WTO Intellectual Property
Disney, Twentieth Century Fox and Universal Studios are among five major Hollywood studios which have accused the file-sharing site Hotfile offline of copyright infringement offences.According to the papers filed at a district court in Florida, members of the Motion Picture Association of America (MPAA) have requested a summary judgment against the site, potentially closing it without any need for a trial.
The Motion pictures, including Columbia Pictures and Warner Bros are of the opinion that Hotfile is responsible for infringing billions of downloads of copyrighted works, including plaintiffs' valuable motion picture and television properties. Further they have said that more than 90% of the files downloaded from Hotfile are copyright infringing, and nearly every Hotfile user is engaged in copyright infringement.
Hotfile is registered in Panama and claimed to work out of Bulgaria currently. It has been an MPAA target for approximately a year now and the timing of the court filing appears to be motivated by the closure of Megaupload in January 2012.
However, what is important to note that a key differentiator between the two cyberlockers is that Hotfile operates an affiliate programme which used to pay uploaders based on download volumes and referrals from other websites, a fact which seems to enrage the MPAA further.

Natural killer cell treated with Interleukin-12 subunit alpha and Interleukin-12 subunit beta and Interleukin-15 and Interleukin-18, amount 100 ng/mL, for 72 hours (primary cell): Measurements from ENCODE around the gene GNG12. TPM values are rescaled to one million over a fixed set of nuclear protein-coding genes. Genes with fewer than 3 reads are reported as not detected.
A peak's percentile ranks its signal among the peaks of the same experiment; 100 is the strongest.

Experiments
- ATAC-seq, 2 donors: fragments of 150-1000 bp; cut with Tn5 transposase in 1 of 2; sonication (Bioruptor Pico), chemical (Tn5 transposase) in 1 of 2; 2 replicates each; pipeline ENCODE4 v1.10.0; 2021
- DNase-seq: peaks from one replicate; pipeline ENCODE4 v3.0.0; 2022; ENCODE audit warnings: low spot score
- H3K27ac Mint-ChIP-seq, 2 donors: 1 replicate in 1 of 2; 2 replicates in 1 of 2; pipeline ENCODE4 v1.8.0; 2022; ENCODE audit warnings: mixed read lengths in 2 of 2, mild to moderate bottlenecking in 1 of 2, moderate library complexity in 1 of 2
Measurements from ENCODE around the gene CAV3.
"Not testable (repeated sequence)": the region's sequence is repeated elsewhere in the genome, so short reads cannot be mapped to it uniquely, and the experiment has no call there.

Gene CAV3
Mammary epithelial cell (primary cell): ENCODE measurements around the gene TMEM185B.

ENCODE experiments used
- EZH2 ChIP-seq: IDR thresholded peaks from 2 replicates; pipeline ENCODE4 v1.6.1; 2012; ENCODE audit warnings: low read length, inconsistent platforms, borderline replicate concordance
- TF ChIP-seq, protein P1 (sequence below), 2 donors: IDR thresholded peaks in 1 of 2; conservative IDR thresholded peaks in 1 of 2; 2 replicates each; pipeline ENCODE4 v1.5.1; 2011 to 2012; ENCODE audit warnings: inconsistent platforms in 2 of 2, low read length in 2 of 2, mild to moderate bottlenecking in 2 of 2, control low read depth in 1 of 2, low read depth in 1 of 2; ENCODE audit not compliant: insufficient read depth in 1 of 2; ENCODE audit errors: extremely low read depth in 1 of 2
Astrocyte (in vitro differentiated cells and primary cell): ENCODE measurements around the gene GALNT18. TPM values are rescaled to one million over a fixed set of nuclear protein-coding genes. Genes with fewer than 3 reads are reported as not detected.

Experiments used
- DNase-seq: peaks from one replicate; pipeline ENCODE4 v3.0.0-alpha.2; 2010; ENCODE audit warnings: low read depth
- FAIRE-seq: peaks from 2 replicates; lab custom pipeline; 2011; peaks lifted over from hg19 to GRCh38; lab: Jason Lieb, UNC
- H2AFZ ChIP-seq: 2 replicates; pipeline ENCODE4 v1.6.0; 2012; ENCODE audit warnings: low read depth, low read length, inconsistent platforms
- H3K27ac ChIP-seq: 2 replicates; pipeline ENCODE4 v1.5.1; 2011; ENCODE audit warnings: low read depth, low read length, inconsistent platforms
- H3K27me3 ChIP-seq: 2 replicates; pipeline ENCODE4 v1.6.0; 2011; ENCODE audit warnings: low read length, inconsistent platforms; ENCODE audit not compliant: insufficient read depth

According to the filing, the site is at present seeking to attain 'safe harbor' under the Digital Millenium Copyright Act (DMCA), which will protect its owners from damages of any kind.
The studios are, however, disputing Hotfile's claim by stating that the cyberlocker did not identify and track repeat infringers so to remove them, whereas according to Hotfile, it did terminate the accounts and issue warnings.
Last month, in an obvious attempt to placate anti-piracy organizations, Hotfile announced on its news page that it would change its Affiliate Program to make it less profitable for users and would introduce fingerprinting technology to block infringing files. The post also announced a toughened stance on repeat offenders, though based on the MPAA's filing it may be too little too late.
The lawsuit against Hotfile was originally filed in February 2011. In September, Hotfile filed a countersuit against Warner Bros, saying that the studio repeated issued takedown orders for content it did not own. Given the US government's harsh response to Megaupload, however, there is a doubt that such an action will yield good results.
Hotfile is a one-click file hosting website that was founded by Hotfile Corp in 2006 in Panama City, Panama. It allows users to upload and download files with any web browser. Non-registered users are allowed to upload up to 400 MB at once. Hotfile currently gets 23,000,000 monthly visits.
'Safe harbor' under the Digital Millennium Copyright Act (DMCA): In 1998, Congress passed the On-Line Copyright Infringement Liability Limitation Act (OCILLA) in an effort to protect service providers on the Internet from liability for the activities of its users. Codified as section 512 of the Digital Millennium Copyright Act (DMCA).